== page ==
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Wednesday, June 18, 2014

THE ELEMENTS OF LEADERSHIP

BRYCE ON MANAGEMENT
- Is it as easy as one, two, three?

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I have always contended leadership is an essential trait to become an effective manager. Whenever I mention this, many people disagree and claim it has nothing to with management whatsoever, which is perceived as nothing more than overseeing the activities of others. In this instance, I believe they are confusing supervision for management; the two are certainly not synonymous, yet I concede many of today's managers tend to practice a Theory X form of micromanagement whereby the supervisor makes all of the decisions for the workers top-down. In contrast, I believe managers should manage more and supervise less, representing a bottom-up approach whereby employees are trained, delegated responsibility and allowed to conquer projects without someone breathing down their necks. From this perspective, management is substantially different than supervision.

From my experience, there are three essential elements for leadership:

* Must be able to read a map - meaning they have a sense of direction about them or what used to be called "vision." Not only does the person know where to go, but how to get there. This usually means the person is better educated or is highly proficient in certain skills enabling the person to conquer problems.

* Confidence - whether it be true or fabricated (aka "bluff"), the person exudes self-confidence in how to succeed, thereby creating believers and followers. True confidence is preferred as opposed to fake which may lead people down the wrong path, thereby causing them to lose respect for the leader. Workers need to believe the manager knows the proper course of action for success.

* Strong interpersonal skills - to articulate objectives, review plans, delegate responsibility, and review progress. A good leader knows how to motivate workers, whether through communications or by example. Such skills requires some industrial psychology to properly motivate people. A sense of politics doesn't hurt either.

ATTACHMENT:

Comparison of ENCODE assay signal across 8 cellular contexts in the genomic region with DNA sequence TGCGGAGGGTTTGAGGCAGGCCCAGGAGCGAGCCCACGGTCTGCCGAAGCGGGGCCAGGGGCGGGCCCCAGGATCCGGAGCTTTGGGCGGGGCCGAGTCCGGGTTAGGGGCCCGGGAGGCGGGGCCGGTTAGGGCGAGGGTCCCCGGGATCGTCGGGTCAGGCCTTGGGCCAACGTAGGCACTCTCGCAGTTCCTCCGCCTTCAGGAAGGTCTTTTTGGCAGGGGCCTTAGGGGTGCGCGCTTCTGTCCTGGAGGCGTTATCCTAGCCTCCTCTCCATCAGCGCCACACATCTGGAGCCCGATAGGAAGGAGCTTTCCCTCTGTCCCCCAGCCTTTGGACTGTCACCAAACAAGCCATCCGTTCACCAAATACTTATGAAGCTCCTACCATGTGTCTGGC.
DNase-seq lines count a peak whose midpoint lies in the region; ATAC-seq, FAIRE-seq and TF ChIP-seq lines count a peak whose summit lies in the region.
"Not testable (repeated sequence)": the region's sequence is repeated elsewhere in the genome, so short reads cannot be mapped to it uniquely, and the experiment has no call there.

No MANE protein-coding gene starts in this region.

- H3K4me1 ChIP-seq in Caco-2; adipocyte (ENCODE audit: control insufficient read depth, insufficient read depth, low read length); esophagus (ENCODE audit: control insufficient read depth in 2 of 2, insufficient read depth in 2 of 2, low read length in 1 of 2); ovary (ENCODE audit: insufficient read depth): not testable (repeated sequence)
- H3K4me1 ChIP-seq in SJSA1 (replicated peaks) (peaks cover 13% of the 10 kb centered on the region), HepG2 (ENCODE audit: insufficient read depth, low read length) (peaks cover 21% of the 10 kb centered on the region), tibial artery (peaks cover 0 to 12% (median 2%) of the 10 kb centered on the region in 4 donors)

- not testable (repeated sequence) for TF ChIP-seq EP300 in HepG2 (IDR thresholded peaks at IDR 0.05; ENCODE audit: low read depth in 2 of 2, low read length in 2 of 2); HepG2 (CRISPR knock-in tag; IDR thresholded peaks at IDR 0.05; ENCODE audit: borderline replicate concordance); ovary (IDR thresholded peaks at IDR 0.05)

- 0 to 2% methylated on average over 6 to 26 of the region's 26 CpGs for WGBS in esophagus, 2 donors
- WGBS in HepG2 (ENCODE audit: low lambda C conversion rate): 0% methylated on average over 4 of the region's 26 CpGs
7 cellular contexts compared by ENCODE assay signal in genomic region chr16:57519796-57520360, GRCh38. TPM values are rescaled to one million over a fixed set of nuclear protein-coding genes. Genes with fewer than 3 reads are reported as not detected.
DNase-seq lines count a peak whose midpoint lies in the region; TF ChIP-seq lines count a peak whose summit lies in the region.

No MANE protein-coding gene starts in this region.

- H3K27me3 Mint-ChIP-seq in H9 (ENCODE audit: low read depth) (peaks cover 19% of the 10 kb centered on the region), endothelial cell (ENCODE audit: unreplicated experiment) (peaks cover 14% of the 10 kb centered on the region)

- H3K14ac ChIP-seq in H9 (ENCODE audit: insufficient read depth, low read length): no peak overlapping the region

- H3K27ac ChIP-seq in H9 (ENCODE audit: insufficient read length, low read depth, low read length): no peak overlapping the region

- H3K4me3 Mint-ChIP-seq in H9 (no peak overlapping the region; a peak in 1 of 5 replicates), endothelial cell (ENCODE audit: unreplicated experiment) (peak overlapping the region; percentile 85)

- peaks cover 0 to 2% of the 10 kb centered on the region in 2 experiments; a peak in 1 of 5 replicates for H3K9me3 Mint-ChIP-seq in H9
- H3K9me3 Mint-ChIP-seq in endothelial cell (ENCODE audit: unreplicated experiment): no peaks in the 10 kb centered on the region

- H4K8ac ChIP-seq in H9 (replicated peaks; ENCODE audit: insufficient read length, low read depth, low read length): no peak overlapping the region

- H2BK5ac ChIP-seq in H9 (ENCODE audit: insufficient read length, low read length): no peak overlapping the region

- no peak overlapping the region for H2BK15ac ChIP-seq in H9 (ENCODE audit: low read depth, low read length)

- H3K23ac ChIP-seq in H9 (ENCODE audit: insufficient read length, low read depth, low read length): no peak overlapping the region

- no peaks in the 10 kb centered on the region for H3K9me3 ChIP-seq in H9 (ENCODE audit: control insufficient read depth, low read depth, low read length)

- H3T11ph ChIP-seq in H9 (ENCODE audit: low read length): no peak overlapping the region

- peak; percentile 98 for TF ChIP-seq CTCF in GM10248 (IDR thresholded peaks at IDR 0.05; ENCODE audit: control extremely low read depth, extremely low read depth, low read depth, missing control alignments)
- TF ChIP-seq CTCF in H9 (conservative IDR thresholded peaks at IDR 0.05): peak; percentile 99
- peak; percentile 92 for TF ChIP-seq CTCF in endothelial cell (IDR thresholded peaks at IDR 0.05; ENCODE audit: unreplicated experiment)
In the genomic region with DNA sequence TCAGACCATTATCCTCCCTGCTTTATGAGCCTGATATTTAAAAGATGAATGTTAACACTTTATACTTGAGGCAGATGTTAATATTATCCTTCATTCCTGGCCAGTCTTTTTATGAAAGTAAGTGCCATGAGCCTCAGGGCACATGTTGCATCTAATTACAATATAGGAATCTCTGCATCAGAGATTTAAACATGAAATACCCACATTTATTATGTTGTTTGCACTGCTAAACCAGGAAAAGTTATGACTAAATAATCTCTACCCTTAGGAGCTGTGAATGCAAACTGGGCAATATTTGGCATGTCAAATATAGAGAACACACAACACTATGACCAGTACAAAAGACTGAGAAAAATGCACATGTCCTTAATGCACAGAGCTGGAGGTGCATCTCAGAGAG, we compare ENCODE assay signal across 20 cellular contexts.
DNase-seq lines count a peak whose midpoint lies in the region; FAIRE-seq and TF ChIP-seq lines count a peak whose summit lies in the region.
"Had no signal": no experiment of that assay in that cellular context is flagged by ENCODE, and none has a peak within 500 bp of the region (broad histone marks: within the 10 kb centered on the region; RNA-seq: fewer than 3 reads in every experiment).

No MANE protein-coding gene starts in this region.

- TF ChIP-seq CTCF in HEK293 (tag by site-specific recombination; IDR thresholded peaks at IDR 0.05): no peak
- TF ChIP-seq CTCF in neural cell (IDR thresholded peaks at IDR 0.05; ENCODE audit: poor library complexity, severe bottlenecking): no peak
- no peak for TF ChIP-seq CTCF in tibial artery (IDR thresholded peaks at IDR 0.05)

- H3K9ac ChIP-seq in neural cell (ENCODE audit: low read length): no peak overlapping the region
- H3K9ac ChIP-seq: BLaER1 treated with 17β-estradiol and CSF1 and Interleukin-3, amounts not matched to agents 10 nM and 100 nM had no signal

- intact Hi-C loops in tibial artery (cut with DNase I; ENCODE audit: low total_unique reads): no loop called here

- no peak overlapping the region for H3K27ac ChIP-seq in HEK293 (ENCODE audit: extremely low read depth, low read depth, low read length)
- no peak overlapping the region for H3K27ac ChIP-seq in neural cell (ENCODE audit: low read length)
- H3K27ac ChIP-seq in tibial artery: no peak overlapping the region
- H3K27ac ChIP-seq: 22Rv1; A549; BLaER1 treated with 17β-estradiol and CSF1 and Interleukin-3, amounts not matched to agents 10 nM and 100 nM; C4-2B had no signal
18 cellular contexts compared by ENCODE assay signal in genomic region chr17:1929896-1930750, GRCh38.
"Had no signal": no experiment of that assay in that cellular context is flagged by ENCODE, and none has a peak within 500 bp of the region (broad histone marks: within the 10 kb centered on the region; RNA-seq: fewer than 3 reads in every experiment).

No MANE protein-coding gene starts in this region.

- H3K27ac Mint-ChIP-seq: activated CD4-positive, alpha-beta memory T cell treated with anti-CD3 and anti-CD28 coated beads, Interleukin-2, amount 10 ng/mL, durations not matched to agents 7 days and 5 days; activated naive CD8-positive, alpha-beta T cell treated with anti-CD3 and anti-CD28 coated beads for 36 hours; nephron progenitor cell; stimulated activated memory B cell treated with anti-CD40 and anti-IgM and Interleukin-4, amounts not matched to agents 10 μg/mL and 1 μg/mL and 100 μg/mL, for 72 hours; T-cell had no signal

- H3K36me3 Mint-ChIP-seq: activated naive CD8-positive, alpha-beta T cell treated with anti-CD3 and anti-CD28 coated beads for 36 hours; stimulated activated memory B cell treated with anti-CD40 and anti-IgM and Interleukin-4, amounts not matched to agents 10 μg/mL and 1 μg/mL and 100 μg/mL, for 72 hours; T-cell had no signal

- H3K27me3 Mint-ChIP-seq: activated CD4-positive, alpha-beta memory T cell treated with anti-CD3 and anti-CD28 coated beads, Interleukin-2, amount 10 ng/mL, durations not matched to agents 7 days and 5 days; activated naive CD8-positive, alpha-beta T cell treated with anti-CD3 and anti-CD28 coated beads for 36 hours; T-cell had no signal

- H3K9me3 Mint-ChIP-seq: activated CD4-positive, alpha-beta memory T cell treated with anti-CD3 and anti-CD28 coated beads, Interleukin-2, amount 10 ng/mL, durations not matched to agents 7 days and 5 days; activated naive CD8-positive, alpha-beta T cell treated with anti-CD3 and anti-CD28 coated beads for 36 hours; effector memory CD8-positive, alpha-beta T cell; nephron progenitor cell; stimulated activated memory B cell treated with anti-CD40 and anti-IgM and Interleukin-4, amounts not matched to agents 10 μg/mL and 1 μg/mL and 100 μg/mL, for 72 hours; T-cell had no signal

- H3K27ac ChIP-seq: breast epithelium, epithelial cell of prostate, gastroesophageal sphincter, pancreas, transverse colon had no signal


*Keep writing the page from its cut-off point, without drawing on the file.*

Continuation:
Some of the best managers I've met over the years possessed these three basic elements. The good ones though are also not afraid to admit when they are unsure of themselves and smart enough to seek the counsel of others. Failure to do so has caused managers to go into a self-destruct mode.

Finally, let us be mindful that not to lead is to follow. Today, we are hearing a lot about "leading from behind," not just in government, but in business as well. This is a disastrous trait in a manager. It means you are more willing to follow than to lead. If you are paid to lead, lead; if you are paid to follow, follow, but do not ever confuse the two.

Keep the Faith!

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Tim Bryce is a writer and the Managing Director of M&JB Investment Company (M&JB) of Palm Harbor, Florida and has over 30 years of experience in the management consulting field. He can be reached at timb001@phmainstreet.com

For Tim's columns, see:   timbryce.com

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Copyright © 2014 by Tim Bryce. All rights reserved.

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